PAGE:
Yesterday, while at a book signing event hosted by my friends at the Purple Cow bookstore, I had the privilege of spending a couple of hours speaking to, and fielding questions from a small group of reading enthusiasts. The setting was intimate and very comfortable, which made for easy conversation and a terrific time.
Of all in the audience, one young teen, a girl named Kelanie, very politely stole the show with her probing and very intuitive questions. I loved that she was so eager to learn, and unabashedly laid herself out there in order to satisfy the passion driving her need for creative expression.
The usual questions all came, "what was your inspiration to become a writer?", "is your writing biographical?", "could you tell us something about yourself?", all questions I enjoy answering as often as opportunity allows, but then miss Kelanie offered up something that came from deep inside her own struggles as an aspiring writer.
"I've tried to write more than a dozen books, but have been unable to complete them," she said, "...but I always reach a point where my story loses steam and I just can't find a way to keep it going. Does that happen to you? If so, how do you get past it?"
Wow! This is why I love to speak with students! Young people are so fresh, open and eager that it makes for perhaps the greatest reward of my whole writing experience. My mind immediately went to my own first attempts to begin "Search For Yesterday" and the innocent mistakes that contributed to early failures to complete it.
"Can you describe to me your main character Kelanie?" I asked.
"Well," she replied a little bit shy, "...sort of just, ...me, I guess."
Not yet fifteen, Kelanie had run into the exact problem I had as a teen. With only minuscule life experience to draw from in attempting to create a main character, we both found ourselves languishing in the frustrating realization of how "not interesting" we really seem when standing all by ourselves. Actually, I have confidence that she is every bit interesting enough, however, the key error in both of our dilemmas was and is, thinking we are compelling enough figures to drive and sustain the story by ourselves.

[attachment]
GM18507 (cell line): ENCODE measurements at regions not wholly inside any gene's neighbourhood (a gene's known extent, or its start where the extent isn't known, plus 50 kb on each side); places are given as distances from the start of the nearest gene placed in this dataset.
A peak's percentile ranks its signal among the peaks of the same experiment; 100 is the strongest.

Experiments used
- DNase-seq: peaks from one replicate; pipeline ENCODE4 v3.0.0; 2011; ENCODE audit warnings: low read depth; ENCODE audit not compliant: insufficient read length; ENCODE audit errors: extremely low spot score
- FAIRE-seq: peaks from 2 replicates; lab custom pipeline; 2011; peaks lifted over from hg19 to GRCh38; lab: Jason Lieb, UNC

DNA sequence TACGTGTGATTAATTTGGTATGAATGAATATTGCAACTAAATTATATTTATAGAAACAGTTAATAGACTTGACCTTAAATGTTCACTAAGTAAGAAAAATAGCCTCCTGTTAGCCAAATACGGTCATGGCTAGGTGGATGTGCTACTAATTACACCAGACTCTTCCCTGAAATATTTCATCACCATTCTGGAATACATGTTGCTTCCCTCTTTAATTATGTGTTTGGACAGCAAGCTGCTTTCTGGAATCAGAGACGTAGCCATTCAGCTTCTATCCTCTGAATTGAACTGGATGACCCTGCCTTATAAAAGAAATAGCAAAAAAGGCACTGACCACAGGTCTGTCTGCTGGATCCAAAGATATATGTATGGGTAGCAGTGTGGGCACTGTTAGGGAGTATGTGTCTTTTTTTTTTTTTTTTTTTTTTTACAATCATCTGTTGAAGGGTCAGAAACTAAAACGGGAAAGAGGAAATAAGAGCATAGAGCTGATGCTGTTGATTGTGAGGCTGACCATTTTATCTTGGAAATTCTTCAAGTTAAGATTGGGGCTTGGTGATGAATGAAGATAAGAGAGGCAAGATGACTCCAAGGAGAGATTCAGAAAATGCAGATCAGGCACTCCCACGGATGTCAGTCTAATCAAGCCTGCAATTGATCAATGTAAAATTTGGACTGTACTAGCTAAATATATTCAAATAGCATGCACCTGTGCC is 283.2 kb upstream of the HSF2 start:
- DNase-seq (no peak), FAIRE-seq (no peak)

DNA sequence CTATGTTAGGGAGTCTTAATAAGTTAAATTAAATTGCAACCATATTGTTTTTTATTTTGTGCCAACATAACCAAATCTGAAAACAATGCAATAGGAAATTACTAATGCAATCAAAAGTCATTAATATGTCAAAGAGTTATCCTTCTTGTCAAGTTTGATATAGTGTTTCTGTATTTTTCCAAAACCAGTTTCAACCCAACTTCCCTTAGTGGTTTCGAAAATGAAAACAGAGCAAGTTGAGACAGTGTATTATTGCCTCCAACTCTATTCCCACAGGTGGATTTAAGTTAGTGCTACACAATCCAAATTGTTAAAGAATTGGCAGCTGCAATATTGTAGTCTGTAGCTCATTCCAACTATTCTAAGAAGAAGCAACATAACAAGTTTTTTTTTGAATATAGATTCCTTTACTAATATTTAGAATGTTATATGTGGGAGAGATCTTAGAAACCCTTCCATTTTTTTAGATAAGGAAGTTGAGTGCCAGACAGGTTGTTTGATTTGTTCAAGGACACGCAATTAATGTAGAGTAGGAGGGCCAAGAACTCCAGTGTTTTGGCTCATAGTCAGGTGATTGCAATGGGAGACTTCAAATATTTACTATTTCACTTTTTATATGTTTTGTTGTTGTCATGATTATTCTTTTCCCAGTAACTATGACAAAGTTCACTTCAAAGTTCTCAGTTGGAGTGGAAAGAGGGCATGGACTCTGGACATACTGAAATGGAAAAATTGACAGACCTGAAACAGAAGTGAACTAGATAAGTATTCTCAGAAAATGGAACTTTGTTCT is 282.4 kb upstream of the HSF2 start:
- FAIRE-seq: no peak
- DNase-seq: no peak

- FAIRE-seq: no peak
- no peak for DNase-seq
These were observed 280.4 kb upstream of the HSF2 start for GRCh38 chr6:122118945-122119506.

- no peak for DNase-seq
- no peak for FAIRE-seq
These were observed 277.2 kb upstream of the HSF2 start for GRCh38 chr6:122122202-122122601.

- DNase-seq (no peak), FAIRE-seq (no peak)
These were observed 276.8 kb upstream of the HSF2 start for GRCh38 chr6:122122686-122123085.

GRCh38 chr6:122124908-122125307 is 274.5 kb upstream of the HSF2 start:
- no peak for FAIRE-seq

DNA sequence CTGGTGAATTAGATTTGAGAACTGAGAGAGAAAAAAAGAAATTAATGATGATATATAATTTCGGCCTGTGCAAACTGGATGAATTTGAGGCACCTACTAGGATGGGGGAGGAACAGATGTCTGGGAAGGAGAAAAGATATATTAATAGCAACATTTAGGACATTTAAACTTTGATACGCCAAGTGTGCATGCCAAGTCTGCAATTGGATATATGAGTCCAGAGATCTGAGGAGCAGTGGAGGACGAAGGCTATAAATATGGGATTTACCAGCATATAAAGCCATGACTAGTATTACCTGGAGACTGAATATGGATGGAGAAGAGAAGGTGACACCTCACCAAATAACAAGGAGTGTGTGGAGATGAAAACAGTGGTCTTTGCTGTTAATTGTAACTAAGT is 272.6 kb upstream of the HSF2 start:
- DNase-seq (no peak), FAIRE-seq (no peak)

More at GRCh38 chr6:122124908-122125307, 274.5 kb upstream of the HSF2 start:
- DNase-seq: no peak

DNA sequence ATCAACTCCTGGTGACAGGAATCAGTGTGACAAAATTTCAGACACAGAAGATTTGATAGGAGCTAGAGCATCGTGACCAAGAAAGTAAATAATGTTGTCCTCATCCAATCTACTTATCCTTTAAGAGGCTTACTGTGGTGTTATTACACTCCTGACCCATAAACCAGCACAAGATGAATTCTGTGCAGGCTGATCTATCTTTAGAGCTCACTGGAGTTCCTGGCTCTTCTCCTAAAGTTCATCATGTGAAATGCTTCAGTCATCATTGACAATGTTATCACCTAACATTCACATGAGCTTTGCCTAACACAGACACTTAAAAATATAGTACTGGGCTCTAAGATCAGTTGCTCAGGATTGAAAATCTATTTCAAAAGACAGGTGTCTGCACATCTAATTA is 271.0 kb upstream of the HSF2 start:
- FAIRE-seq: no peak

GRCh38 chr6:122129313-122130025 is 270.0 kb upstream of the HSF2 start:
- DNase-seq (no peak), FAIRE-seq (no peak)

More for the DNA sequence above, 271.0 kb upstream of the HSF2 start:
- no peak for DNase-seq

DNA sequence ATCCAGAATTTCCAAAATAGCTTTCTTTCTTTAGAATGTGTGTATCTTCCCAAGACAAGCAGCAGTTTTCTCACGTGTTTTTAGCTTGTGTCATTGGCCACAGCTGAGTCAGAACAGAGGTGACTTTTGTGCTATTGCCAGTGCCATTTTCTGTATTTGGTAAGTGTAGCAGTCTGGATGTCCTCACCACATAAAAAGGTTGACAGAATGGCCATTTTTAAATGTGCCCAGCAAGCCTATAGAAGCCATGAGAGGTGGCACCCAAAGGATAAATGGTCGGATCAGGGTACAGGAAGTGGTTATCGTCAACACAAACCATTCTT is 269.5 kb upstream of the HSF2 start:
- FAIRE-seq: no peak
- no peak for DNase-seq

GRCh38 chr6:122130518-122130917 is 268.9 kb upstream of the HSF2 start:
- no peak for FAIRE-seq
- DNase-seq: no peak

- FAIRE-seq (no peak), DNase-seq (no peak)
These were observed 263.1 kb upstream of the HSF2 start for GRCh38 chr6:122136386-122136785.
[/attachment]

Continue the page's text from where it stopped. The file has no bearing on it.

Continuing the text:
Early on in "Search For Yesterday" Kid, finding himself completely alone takes comfort in just having his own voice for company. However, as he passes through the monotonous minutes and hours of the days that follow, his voice alone cannot console him and his need, like ours, for outside contact becomes critical for his survival. In my original manuscript, Kid's story became nearly unbearable to read, for with his gloomy situation alone to dwell on page after page, most readers would say enough and look elsewhere for their entertainment. It wasn't until he finally encountered the Halliday family and began to live again, that he became an enjoyable character, and I discovered my mistake.
By themselves, even super heroes would be boring, so why should I think that a character based on me at the ripe old age of fifteen could possibly be any different. As sympathetic as Kid's situation was, to become compelling, lovable, relatable, he had to have contrasting personalities who he could love, relate to, and be loved or hated by, to interact with.
This discovery prompted me to go back and write in encounters with a baby deer, birds, squirrels, and eventually a hound puppy to fill the void, quietly reminding the reader in those early pages, that even amidst Kid's despair, normal life still existed all around him, and that hope of his own life returning to him wasn't unthinkable.
In answering Kenanie's questions, I simply reminded her that if she wanted her artistic expressions to imitate and feel like real life, then all of the surrounding contributors and characters in her life, good and bad, dull and intriguing, happy and sad have to be not only present, but prominent in her story development as well. With their inclusion, she as a main character will surely be interesting and compelling enough to carry any story to her desired end. Good Luck Kelanie, you were an inspiration to me, and I'm sure you will be the same to many as you strive to reach your goals.